Re: Painting the wall. [#permalink]
20 Nov 2009, 10:43

43

This post received KUDOS

Expert's post

9

This post was BOOKMARKED

Nice solutions atish and sriharimurthy, +1 to both of you.

Though it can be done easier.

Jane and Bill working together will paint the wall in \(T=\frac{JB}{J+B}\) hours. Now suppose that \(J=B\) --> \(T=\frac{J^2}{2J}=\frac{J}{2}\), as \(J\) and \(B\) are even \(J=2n\) --> \(T=\frac{2n}{2}=n\), as \(n\) is an integer, working together Jane and Bill will paint the wall in whole number of hours, meaning that in any case \(T\) must be an integer.

(1) They finish painting in 4 hours and 48 minutes, \(T\) is not an integer, --> \(J\) and \(B\) are not equal. Sufficient.

(2) \(J+B=20\), we can even not consider this one, clearly insufficient. \(J\) and \(B\) can be \(10\) and \(10\) or \(12\) and \(8\).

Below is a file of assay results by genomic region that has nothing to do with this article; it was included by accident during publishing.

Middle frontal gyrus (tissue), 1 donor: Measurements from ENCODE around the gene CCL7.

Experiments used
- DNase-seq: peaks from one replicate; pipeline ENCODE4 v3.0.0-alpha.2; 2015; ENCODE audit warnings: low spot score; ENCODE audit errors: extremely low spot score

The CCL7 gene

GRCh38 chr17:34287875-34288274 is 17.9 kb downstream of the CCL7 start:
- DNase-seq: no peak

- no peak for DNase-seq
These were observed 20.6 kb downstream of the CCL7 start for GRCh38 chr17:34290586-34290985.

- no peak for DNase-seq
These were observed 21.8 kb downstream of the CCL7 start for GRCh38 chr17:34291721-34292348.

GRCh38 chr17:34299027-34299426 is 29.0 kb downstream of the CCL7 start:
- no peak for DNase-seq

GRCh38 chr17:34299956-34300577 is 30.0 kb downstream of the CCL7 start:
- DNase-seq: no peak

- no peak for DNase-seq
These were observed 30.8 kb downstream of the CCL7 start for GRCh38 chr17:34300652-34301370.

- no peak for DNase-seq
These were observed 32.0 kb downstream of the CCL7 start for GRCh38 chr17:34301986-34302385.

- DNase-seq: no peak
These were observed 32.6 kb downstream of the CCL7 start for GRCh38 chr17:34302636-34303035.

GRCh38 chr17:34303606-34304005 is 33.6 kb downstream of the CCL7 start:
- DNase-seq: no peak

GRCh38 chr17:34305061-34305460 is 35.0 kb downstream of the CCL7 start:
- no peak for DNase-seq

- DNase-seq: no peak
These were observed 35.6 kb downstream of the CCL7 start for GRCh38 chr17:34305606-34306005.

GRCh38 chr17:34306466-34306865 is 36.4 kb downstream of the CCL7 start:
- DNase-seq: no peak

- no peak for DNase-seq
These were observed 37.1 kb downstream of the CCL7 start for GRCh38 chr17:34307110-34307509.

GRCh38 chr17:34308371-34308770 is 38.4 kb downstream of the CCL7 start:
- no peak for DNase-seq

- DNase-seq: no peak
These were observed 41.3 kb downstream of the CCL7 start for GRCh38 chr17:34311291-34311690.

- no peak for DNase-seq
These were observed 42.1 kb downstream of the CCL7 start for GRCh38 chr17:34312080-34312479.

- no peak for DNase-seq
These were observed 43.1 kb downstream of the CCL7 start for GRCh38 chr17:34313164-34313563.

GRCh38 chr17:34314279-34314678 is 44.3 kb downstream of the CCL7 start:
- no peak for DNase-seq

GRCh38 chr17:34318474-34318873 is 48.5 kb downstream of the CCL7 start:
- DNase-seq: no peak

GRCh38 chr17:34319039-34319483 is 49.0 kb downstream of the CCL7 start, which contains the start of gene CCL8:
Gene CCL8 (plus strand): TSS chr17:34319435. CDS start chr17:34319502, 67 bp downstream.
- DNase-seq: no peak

Re: Jane can paint the wall in J hours, and Bill can paint the [#permalink]
14 Sep 2012, 20:15

Hi all,

Adding to Bunel's solution

Once you get : T= JB/(J+B) then if you want you can just skip J=B step. All you have to do is know that both J and B are even i.e. both J=B=2n, where is an integer.

So,

T = (2n)(2n)/(2n+2n)= 4(n^2)/4n = n hence, now using options all you have to prove is T=n i.e. T is a integer.

Re: Jane can paint the wall in J hours, and Bill can paint the [#permalink]
14 Sep 2012, 20:18

@bunel,

I have a question regarding option a) 4hr 48 mins if you look at it from hours prespective then yes, T is not an integer BUT: 4 hr 48 mins == 288 mins. Now, 288 is a integer.

Re: Jane can paint the wall in J hours, and Bill can paint the [#permalink]
15 Sep 2012, 02:20

1

This post received KUDOS

Expert's post

kartik222 wrote:

@bunel,

I have a question regarding option a) 4hr 48 mins if you look at it from hours prespective then yes, T is not an integer BUT: 4 hr 48 mins == 288 mins. Now, 288 is a integer.

thoughts?

I feel the question is not clear on this!

-Kartik